Workplace culture

If your workplace has a toxic or unsupportive culture, it can lead to chronic stress and burnout.

Personal factors

Certain personal factors, such as perfectionism, high-achieving personality traits, or difficulty setting boundaries between work and personal life, can contribute to the development of burnout.

What is burnout?

Job burnout is a distinct form of work-related stress characterized by physical or mental exhaustion, a lack of motivation, and a loss of sense of self.

Medical professionals do not use the term “burnout” to describe a condition. Some professionals believe that burnout is actually caused by something else, such as melancholy.

Researchers stress that work burnout is influenced by personal factors like personality and family dynamics.

Whatever the root reason, job burnout is never good for your health. Think about the signs of burnout on the work and how to treat it.

Symptoms of Job Burnout?

Burnout in the workplace can affect a person on many levels, including emotionally, mentally, and physically. It’s a widespread problem that impacts people in many different professions. The following are some signs of work burnout:

Feeling exhausted and drained

Exhaustion and drain manifest themselves in various ways, including but not limited to fatigue, inability to sleep, and physical symptoms like headaches, muscular tension, and gastrointestinal issues.

These signs and symptoms may originate from hormonal imbalances, inflammation, and other physiological changes brought on by a prolonged stress reaction in the body.

Lack of motivation

It can be difficult to remain engaged and motivated when you’re feeling burned out because of the cynicism or disconnection you may experience from your work, like not caring, having trouble focusing, and not knowing where to begin or how to end a project. There’s a chance you won’t care about your task, your coworkers, or your customers.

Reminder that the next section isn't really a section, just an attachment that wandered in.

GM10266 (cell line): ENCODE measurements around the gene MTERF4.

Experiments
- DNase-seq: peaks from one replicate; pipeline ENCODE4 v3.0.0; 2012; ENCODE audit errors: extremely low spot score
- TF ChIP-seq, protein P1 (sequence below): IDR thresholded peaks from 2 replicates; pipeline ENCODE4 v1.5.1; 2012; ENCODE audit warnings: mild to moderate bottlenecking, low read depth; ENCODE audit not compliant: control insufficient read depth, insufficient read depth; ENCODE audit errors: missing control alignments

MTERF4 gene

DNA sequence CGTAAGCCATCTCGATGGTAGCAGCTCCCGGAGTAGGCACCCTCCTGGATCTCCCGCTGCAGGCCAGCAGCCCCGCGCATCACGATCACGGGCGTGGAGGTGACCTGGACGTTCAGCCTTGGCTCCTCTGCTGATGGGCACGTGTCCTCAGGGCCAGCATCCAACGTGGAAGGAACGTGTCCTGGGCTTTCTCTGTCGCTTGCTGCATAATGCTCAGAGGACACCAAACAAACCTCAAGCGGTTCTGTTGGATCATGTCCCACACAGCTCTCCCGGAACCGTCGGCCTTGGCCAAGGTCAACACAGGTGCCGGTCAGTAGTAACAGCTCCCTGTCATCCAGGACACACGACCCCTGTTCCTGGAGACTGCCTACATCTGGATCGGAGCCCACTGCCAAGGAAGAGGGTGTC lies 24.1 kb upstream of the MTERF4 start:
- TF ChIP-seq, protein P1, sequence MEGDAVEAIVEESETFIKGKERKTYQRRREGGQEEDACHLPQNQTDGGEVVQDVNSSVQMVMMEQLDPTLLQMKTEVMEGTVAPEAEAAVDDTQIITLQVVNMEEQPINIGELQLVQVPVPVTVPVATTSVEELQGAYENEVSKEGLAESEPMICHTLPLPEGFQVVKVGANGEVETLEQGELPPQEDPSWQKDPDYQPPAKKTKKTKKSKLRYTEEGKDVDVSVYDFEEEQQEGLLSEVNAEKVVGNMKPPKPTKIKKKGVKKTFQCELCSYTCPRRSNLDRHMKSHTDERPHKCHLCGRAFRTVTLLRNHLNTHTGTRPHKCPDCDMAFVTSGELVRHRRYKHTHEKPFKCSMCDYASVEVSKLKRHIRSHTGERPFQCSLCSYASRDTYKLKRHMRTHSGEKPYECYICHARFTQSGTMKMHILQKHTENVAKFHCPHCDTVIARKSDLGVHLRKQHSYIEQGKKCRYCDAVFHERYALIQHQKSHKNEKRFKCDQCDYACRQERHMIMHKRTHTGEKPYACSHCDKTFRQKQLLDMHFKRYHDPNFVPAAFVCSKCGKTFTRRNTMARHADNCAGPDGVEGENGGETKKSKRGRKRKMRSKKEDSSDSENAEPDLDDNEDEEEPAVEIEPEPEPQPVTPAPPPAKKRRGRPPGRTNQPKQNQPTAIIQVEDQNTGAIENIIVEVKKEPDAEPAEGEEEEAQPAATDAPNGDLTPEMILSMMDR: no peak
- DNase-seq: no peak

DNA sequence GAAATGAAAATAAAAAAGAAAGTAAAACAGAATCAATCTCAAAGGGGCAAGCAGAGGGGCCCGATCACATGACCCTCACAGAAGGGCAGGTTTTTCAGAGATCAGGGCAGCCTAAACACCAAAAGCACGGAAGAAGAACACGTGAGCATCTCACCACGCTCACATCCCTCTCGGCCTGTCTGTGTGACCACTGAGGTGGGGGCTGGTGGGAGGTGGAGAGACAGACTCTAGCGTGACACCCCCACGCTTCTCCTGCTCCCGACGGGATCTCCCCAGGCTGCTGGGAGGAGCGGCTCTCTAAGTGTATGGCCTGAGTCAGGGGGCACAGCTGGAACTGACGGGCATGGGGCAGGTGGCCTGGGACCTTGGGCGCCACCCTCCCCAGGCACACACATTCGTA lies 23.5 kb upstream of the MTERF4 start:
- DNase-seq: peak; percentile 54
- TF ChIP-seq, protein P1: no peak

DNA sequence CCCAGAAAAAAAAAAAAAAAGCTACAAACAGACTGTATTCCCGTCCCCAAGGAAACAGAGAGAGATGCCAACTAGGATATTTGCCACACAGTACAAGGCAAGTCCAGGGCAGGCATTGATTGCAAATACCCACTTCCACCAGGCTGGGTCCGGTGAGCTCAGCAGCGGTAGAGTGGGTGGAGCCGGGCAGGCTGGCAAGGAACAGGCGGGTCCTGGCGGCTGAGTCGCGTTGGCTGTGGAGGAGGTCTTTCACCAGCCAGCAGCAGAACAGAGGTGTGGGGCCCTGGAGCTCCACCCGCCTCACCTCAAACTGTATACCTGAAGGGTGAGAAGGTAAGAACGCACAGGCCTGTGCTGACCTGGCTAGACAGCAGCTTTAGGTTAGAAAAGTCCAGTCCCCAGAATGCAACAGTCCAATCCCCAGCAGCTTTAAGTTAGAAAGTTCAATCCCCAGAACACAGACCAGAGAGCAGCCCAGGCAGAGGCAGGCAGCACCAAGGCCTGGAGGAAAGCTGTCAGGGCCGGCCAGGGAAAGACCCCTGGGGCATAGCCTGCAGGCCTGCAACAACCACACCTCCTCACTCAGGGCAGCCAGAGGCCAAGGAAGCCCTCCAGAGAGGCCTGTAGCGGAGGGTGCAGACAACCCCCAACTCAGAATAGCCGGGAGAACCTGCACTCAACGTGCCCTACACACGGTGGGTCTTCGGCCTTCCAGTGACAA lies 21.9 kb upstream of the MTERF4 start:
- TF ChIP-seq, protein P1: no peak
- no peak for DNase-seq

Increased irritability

You may also find that you’re more easily frustrated or annoyed than normal, with a heightened sensitivity to even minor setbacks or challenges.

Burnout can cause greater irritability and anger because of the feelings of being overwhelmed and emotionally drained.

Decreased job performance

You may find it challenging to do your work correctly and efficiently if you are experiencing burnout. It’s also possible that you’ll feel emotionally distant from your work and unmotivated to put forth the effort required to complete tasks. 

Body aches

When the tension at work becomes overwhelming, it can lead to a condition known as burnout, which manifests itself in physical, emotional, and mental exhaustion. Physical signs, such as aches and pains, are just one-way burnouts that can manifest in a person’s life.

Negative self-talk

Negative self-talk can manifest in different ways, such as criticizing yourself for mistakes, doubting your abilities, and feeling like a failure or impostor. These negative thoughts can be a result of the stress and pressure of the job, which can undermine your self-confidence and sense of self-worth.

Recognizing the signs of burnout and taking action to avoid or deal with it are both crucial. This could mean talking to a coworker or therapist for help, reducing your workload, or taking some time off to regroup.